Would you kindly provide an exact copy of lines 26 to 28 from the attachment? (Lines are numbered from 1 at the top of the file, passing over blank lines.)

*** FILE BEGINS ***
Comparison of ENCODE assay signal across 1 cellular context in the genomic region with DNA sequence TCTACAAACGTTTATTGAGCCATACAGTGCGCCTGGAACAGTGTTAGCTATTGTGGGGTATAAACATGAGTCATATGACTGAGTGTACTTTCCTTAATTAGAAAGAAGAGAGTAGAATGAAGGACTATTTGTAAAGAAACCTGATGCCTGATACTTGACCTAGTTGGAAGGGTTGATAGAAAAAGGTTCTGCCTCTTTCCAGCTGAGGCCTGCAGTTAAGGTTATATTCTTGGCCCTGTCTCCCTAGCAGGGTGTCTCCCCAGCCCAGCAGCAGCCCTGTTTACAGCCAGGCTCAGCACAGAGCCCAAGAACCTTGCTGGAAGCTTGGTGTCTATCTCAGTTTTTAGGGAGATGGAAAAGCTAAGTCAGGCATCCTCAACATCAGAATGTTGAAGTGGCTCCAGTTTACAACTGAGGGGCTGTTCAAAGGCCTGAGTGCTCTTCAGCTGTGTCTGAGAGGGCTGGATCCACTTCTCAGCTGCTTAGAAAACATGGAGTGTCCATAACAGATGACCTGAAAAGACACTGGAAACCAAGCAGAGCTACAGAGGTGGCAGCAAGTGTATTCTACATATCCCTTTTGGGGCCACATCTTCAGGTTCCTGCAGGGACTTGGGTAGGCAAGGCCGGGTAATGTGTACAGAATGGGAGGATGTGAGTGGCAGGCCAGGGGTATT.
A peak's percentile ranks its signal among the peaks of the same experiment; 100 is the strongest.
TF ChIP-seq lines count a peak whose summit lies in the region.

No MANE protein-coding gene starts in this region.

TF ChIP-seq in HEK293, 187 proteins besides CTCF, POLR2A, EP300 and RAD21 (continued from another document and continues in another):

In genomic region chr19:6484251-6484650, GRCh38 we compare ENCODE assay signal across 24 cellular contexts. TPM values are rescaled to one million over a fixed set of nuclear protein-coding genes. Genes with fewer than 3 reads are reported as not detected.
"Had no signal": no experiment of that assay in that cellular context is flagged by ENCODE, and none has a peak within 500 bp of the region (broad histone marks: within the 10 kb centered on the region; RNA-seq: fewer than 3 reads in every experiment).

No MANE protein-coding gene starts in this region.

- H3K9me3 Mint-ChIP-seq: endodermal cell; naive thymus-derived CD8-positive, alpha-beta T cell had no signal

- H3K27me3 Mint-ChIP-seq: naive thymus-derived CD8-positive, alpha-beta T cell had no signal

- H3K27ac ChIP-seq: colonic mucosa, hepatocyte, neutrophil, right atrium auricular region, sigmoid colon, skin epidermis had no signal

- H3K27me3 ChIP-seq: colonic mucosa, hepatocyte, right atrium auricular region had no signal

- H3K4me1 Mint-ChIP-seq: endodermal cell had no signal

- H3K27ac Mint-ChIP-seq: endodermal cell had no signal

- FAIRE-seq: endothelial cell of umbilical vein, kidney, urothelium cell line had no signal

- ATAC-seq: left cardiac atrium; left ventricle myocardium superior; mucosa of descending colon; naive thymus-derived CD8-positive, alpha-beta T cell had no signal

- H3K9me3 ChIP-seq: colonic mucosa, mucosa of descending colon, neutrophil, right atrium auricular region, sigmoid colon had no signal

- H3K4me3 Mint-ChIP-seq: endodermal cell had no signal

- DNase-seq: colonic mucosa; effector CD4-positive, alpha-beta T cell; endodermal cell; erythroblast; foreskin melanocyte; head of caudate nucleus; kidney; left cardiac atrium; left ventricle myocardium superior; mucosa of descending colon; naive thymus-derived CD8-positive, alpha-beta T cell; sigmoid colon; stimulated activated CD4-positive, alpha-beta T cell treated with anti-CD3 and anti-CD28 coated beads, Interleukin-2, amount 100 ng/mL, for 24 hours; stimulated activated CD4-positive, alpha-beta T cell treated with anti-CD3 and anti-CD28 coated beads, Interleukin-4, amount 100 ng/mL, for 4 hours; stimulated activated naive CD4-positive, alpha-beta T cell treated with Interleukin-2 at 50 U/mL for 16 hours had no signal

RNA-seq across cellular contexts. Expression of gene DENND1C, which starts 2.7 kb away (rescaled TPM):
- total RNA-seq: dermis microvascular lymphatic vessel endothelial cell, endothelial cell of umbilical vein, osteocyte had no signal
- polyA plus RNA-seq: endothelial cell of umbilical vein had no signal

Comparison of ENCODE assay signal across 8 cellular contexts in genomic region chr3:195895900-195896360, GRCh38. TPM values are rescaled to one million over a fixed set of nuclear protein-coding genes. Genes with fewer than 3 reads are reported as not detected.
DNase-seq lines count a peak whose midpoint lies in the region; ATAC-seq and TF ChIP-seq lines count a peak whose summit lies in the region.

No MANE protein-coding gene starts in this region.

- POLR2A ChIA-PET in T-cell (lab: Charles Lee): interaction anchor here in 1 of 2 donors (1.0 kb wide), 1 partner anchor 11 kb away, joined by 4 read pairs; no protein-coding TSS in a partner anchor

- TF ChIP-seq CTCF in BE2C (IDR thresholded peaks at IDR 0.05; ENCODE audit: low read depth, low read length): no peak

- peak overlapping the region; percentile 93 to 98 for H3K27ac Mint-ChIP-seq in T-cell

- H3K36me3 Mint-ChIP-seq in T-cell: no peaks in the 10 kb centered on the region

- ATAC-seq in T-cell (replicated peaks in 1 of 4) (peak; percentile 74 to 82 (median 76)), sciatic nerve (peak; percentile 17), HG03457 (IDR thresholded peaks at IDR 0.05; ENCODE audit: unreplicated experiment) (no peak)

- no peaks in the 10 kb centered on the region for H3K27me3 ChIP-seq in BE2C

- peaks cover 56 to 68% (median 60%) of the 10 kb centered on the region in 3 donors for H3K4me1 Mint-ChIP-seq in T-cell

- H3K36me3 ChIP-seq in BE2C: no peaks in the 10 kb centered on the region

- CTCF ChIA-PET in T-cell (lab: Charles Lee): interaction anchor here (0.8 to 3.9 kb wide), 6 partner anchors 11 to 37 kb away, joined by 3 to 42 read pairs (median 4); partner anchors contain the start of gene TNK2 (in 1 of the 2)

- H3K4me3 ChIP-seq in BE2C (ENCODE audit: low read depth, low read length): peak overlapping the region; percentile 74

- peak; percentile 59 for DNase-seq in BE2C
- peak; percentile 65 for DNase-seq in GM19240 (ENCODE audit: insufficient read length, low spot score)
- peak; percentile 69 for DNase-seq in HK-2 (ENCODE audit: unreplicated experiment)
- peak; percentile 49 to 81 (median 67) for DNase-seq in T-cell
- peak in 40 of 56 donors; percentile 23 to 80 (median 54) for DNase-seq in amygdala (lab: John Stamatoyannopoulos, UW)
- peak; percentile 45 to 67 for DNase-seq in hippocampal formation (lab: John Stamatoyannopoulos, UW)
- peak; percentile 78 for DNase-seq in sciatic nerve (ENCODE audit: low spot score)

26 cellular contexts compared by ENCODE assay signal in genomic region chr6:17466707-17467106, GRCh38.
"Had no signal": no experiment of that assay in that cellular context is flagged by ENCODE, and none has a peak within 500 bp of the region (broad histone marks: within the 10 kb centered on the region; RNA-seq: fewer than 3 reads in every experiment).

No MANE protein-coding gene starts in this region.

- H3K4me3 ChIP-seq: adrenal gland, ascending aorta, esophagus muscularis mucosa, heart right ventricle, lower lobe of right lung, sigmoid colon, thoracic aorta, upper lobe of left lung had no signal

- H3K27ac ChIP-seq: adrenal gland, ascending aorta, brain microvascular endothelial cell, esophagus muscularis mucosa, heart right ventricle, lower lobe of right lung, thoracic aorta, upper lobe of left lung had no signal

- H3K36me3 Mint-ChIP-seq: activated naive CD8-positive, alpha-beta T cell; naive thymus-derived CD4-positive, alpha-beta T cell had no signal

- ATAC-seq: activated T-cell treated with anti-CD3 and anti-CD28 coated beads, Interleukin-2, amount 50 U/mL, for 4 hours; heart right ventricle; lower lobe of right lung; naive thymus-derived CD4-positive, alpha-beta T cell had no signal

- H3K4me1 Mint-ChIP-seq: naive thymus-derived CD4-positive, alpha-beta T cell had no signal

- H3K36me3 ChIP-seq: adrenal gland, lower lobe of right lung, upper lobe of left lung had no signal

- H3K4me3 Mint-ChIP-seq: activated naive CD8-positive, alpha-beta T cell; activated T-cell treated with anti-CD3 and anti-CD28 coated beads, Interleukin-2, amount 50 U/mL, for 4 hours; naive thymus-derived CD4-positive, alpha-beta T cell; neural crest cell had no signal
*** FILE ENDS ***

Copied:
- POLR2A ChIA-PET in T-cell (lab: Charles Lee): interaction anchor here in 1 of 2 donors (1.0 kb wide), 1 partner anchor 11 kb away, joined by 4 read pairs; no protein-coding TSS in a partner anchor

- TF ChIP-seq CTCF in BE2C (IDR thresholded peaks at IDR 0.05; ENCODE audit: low read depth, low read length): no peak

- peak overlapping the region; percentile 93 to 98 for H3K27ac Mint-ChIP-seq in T-cell